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Electronic Empathy: Video Games as Media

By Corby Burger
20 Apr 2015

The conflict in Syria is a humanitarian catastrophe on a massive scale, with hundreds of thousands dead and millions of others forced to flee their homes. Recently, the BBC has attempted to expand the impact of the Syrian narrative by tapping into an intimate intersection between humans and technology: the video game. Journalist Mamdouh Akbiek and researcher Eloise Dicker have created an interactive, storybook-style game in which users make choices for their virtual family of refuges as they attempt the journey from Damascus to Europe.

The game, entitled Syrian Journey: Choose your own escape route, has come under fire from critics who say that it trivializes the horrors faced by refugees everyday. One expert on the Middle East suggests in the Daily Mail that “the decision of the BBC to transform the human suffering of literally millions into a children’s game beggars belief.” Is it morally permissible to construct a video game around a narrative of human suffering? Does connecting to these characters via digital interaction foster empathy, or belittle the reality of these experiences?

In an article by Keith Stuart, he argues that these interactive dialogues are nothing new, and in fact may be the next big development in news media. He insists that video games have matured over the last 40 years into a truly artistic medium, and criticism from conventional news sources is nothing more than, “old-fashioned moral panic.”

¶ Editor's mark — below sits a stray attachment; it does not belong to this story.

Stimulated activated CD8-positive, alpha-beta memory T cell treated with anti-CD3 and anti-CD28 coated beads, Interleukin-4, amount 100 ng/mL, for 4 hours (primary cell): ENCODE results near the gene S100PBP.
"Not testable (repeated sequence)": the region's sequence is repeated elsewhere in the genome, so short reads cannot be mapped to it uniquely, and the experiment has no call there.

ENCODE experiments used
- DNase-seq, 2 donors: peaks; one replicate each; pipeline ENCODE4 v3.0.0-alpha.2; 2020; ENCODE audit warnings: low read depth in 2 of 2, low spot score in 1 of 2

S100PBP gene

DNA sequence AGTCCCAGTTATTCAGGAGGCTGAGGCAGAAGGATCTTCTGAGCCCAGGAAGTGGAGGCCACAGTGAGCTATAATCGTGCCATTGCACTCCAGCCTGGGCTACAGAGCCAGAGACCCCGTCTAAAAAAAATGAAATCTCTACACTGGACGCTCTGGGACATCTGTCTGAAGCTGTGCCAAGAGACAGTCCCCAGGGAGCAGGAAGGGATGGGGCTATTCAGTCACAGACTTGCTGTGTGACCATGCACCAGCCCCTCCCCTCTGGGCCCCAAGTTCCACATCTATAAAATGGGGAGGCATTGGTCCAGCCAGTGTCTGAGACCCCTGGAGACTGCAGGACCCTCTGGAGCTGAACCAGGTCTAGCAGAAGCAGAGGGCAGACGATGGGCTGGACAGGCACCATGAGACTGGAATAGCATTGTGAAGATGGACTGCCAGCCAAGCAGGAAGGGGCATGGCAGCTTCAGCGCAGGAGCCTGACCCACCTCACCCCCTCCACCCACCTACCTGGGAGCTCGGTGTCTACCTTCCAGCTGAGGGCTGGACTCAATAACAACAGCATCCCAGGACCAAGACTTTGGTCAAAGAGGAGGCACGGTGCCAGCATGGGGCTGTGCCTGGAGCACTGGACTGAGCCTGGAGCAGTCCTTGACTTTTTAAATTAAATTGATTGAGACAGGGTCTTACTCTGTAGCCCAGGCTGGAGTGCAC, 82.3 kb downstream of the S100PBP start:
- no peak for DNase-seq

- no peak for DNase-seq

I agree that video games could offer a unique opportunity for user engagement within certain contexts. In the case of Syrian Journey, the game is not marketed to children, nor presented as pure entertainment. It is designed as an informational experience, meant to connect the user to a minimal understanding of the harsh decisions that Syrian refugees are forced to make. Mass media in the 21st century has become increasingly pervasive, utilizing technology to wedge itself more deeply into the cracks between culture, society, and politics. Video games may be the next step in this process.

People are no longer satisfied with static media, but seek sources of information that allow a two-way dialogue. The ability of video games to escape linear narratives could allow for more nuanced story telling, and plugging-in could force engagement on a deeper and more intimate level. Making decisions within the confines of virtual reality could lead to a more complete understanding of the human side of the story. As stated by Stuart, “Games offer a range of ways of taking on a topic that linear forms can’t – putting you in the shoes of another person…”

However, moral problems may arise from the selfishness of the user. Eventually players may demand less engagement with the topic and more entertainment, skewing the integrity of the interaction as a whole. Developers may come to exploit these narratives of suffering, as those privileged enough to have access to these technologies demand their next virtual challenge.

Corby was a lead intern at the Janet Prindle Institute for Ethics in 2015 and graduated from DePauw University in 2016 with majors in Political Science and Economics.
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